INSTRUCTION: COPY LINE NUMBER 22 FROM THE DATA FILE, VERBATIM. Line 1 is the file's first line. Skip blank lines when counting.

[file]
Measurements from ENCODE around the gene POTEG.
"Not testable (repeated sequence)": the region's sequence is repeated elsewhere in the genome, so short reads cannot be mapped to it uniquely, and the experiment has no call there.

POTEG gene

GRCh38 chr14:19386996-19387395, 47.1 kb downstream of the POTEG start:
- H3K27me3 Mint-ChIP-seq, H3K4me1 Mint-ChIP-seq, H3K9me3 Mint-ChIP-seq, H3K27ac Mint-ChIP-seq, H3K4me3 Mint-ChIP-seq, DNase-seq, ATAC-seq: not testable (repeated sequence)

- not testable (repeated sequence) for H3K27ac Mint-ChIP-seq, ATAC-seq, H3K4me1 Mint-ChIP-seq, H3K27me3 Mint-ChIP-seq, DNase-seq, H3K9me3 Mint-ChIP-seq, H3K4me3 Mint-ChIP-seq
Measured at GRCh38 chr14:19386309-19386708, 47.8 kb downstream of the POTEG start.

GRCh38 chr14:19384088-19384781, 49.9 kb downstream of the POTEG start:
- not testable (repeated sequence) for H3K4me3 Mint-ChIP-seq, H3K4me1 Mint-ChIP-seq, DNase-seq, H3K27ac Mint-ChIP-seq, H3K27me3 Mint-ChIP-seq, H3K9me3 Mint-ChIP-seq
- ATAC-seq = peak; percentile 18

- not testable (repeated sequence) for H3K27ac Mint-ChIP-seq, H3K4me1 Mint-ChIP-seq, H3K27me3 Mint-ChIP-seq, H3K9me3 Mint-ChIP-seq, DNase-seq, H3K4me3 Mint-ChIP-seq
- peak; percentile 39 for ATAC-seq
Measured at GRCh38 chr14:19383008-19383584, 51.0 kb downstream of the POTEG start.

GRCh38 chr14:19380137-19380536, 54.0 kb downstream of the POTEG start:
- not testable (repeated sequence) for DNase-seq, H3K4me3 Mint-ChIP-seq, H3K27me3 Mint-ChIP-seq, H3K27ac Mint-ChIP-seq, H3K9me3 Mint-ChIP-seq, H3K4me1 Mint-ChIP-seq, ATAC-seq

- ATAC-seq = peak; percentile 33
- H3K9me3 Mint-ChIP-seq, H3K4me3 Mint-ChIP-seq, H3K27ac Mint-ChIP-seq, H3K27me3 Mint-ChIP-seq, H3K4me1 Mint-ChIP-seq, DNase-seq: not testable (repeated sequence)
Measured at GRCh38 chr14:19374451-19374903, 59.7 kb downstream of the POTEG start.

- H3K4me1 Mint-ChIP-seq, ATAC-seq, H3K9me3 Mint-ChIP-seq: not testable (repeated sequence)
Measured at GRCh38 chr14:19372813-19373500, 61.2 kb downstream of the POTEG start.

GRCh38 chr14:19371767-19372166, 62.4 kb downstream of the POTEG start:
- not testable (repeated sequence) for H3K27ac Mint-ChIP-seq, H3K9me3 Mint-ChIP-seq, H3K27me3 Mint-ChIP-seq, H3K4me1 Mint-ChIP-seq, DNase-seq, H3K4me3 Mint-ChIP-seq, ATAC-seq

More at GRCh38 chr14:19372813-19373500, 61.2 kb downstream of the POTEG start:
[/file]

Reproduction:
- not testable (repeated sequence) for H3K27ac Mint-ChIP-seq, H3K9me3 Mint-ChIP-seq, H3K27me3 Mint-ChIP-seq, H3K4me1 Mint-ChIP-seq, DNase-seq, H3K4me3 Mint-ChIP-seq, ATAC-seq